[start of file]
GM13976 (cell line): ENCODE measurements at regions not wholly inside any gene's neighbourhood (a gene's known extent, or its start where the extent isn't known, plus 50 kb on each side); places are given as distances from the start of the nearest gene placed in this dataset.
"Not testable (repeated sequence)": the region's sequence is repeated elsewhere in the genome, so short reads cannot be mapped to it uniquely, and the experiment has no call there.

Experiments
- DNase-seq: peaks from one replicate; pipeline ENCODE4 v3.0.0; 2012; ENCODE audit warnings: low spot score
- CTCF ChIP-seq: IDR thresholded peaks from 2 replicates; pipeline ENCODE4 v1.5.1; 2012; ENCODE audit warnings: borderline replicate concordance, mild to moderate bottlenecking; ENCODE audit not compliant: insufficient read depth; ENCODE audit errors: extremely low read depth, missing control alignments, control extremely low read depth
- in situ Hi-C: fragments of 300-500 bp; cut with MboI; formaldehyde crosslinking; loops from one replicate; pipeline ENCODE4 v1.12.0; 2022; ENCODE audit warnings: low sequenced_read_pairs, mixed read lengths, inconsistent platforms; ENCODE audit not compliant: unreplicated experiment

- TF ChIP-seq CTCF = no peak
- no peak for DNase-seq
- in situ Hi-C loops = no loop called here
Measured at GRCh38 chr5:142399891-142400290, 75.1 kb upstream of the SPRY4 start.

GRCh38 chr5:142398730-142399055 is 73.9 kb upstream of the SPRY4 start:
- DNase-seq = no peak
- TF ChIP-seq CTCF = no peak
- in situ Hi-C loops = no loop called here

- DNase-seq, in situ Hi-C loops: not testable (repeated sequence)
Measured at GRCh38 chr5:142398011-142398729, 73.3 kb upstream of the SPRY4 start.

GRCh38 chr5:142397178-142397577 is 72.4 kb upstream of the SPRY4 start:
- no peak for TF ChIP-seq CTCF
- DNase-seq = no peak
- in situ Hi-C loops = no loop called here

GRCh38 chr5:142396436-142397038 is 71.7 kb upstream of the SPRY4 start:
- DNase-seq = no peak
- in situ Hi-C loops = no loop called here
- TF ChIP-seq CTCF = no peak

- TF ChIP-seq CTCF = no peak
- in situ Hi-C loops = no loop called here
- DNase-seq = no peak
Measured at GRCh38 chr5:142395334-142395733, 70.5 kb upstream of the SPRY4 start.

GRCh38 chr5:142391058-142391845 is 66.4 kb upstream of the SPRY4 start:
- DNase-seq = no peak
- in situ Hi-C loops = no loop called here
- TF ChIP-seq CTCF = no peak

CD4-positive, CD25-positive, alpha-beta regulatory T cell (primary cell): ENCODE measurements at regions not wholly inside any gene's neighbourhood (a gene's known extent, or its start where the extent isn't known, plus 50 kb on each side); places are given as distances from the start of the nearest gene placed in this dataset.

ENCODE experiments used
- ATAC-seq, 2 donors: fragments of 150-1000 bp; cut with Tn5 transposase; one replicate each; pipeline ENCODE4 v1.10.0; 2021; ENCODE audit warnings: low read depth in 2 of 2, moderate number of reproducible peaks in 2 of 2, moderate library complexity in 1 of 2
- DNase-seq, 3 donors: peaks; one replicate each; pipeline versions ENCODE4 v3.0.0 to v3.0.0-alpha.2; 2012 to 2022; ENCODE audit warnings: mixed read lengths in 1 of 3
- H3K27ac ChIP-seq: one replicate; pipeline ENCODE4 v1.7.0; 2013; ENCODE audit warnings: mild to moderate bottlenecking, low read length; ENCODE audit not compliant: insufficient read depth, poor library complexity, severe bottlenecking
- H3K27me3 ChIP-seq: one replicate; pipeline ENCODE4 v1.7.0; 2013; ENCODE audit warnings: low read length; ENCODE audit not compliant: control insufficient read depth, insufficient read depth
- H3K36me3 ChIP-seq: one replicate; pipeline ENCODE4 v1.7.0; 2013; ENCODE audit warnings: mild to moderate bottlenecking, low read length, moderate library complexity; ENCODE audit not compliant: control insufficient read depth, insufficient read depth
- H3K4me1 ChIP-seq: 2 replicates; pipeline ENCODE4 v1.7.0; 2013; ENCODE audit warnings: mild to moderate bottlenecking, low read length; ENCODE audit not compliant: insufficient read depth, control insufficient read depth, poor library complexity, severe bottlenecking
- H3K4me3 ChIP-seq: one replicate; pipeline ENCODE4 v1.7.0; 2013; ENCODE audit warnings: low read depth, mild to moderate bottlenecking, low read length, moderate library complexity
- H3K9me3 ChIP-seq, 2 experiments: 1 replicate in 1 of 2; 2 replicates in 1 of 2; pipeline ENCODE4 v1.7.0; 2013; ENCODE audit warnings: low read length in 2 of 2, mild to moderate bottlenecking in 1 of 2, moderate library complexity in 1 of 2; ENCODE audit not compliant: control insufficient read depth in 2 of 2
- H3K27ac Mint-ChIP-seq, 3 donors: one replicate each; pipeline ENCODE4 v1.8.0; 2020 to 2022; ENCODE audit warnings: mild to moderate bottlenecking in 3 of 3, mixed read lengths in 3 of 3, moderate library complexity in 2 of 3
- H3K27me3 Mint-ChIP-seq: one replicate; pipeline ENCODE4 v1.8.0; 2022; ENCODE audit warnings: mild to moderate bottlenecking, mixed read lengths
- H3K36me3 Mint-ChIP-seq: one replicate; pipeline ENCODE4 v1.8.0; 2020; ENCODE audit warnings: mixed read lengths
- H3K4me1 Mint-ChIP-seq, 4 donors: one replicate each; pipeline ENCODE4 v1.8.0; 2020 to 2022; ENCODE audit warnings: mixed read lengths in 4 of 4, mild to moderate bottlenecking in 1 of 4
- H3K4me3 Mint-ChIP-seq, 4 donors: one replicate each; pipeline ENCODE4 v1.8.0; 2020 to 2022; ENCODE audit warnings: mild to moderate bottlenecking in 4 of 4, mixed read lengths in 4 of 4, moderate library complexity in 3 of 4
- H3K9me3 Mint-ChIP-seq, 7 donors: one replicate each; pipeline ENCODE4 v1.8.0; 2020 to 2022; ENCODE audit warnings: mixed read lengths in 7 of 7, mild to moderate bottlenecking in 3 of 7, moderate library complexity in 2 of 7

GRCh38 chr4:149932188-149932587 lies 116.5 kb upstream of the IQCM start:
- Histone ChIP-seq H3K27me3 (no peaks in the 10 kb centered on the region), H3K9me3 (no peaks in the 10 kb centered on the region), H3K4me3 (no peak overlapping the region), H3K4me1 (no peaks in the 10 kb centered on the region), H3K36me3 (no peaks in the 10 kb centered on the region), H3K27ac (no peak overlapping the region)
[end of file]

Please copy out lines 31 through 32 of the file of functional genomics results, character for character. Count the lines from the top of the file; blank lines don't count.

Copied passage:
- in situ Hi-C loops = no loop called here
- TF ChIP-seq CTCF = no peak